Does Online Education Deal with Budget Cuts?
Amid the ongoing talk of budget cuts and fewer class offerings, the lure of online education with virtual classrooms could offer a respite to vanishing seats in the physical world.
But is it really saving academia money? Are the rumors that the school is turning to online classes to deal with the budget cuts true?
A resounding no, according to numbers released by the state and Santa Monica College.
In a report from the Board of Trustees, reduced availability in distance education at SMC mirrors the same trend of reducing courses and sections, yet the demand for online classes remains high.
The college offered 725 online classes in the 2011 to 2012 school year, a drop from 779 the previous year. The drop is attributed to hybrid classes, where students take most of their classes online but still attend some class meetings. However, SMC’s distance education enrollment clocks in a little higher than the state at 12 percent of students attending classes on the Internet, said a report from the SMC Office of Institutional Research.
According to the school, online classes provide more flexibility for students’ schedules, reduce traffic and parking volume at peak hours, and free up spaces in traditional classrooms.
But the research also indicates a gap in the retention rates between students in distance learning and students in face-to-face classes, with many of the faculty and students skeptical about the value and legitimacy of the delivery method.
“I took a music course online; I couldn’t really understand some of it,” said SMC student Brian Lee.
“I don’t think that was a good class to take online, and I had to spend over 50 bucks on a CD that I haven’t listened to since.”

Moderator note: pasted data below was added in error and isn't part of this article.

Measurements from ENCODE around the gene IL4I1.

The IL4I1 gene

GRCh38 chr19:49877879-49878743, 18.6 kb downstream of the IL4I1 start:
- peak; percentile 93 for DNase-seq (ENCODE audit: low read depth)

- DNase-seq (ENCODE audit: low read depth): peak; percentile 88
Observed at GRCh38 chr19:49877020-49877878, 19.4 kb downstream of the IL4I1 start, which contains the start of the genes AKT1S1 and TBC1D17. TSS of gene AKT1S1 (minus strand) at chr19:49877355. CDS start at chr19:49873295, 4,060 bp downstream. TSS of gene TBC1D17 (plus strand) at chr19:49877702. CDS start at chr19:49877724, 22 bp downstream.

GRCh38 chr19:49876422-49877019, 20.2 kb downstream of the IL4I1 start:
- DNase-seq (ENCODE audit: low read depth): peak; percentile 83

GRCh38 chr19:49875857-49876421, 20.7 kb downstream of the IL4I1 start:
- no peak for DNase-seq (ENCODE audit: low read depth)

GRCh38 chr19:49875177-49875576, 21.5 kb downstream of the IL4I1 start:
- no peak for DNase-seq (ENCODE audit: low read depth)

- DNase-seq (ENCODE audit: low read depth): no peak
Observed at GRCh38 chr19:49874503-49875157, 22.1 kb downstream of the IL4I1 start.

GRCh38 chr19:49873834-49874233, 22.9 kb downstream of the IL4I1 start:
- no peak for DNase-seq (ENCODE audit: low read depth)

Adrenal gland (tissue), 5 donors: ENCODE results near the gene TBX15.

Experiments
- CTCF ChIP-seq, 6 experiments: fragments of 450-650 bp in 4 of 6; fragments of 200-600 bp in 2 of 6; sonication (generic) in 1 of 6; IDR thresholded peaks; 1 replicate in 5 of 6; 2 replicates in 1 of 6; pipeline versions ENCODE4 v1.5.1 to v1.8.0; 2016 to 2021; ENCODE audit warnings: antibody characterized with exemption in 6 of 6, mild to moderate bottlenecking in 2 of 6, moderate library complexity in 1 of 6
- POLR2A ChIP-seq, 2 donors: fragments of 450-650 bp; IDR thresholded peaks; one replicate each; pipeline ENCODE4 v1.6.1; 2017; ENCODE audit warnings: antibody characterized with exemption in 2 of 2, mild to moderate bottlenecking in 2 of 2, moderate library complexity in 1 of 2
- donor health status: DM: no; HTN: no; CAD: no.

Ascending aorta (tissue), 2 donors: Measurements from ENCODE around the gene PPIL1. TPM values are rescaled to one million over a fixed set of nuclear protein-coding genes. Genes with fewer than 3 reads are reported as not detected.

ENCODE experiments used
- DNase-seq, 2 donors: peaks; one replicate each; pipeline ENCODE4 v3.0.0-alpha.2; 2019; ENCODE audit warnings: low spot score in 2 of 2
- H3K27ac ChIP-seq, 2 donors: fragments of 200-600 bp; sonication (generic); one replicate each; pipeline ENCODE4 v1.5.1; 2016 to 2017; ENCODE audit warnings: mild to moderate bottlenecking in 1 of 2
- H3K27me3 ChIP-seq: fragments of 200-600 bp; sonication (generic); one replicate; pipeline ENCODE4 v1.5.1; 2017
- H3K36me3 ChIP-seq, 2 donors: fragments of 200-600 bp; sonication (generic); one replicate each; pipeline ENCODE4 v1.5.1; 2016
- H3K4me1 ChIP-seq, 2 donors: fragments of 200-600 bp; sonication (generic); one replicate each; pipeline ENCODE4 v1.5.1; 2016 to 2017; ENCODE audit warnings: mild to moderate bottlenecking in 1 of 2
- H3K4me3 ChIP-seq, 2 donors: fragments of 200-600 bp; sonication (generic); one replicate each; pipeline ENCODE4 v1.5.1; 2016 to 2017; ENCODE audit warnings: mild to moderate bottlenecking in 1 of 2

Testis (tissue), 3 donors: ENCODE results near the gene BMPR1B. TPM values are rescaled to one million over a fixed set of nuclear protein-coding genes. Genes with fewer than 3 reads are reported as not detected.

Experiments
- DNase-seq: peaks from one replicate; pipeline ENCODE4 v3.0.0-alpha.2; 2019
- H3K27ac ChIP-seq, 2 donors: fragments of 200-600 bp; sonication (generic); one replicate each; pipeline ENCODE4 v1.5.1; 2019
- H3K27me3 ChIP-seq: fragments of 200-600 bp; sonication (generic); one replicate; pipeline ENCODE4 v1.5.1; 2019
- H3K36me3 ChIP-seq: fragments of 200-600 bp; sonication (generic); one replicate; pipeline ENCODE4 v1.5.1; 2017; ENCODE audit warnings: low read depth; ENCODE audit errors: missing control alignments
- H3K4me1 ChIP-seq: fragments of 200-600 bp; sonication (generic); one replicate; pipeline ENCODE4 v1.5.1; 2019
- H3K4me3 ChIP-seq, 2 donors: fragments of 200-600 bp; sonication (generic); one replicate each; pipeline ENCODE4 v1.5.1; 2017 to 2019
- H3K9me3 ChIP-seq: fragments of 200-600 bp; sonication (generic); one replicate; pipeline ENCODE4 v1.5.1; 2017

However, some students like Alexa Buiton, who took history, business, and counseling courses, enjoy the online option. “It’s more straightforward and less work for me, and you can communicate with the teacher better,” she said. “The classes are taught more direct and to the point.”
According to the California Community College Chancellor‘s Office, distance education courses made up only 0.63 percent of all course sessions in 1995-96, with the trend jumping to 9.6 percent today.
The state Legislative Analyst’s Office, which makes recommendations to the legislature on fiscal policy, found that students who complete distance education courses learn as much as those taking the same courses in person.
Almost 19,000 online classes are available to California students at four-year, community college and technical college levels. At SMC, all but four departments offer online education: Theatre Arts, Cosmetology, Dance and Math.
Although maintenance costs are reduced by the lack of physical classrooms, technology costs, according to the college, make up for the difference. “It is not the solution to the budget, because we’re funded by the state, and online classes comes out of that same budget,” said Trustee Louise Jaffe.
School administrators say that teachers are paid an additional fee to set up the online delivery of the course.
The budget crisis compels colleges to reduce expenses and online education allows instructors to carry more students by either increasing class size or the number of sections, or swap out more expensive teachers with less expensive ones, a report from the Chancellors Office said..
The report from the Chancellor’s Office suggests that the schools implement a fee for students who take online courses that would be used by the schools to conduct studies aimed at finding how to raise retention rates.
The Legislative Analyst’s Office report indicates that instructional costs for distance education and on-site courses are similar, but that campuses can’t deliver the same quality of support services to online students as they do for students on campus, and that colleges need more uniformity to ensure academic integrity.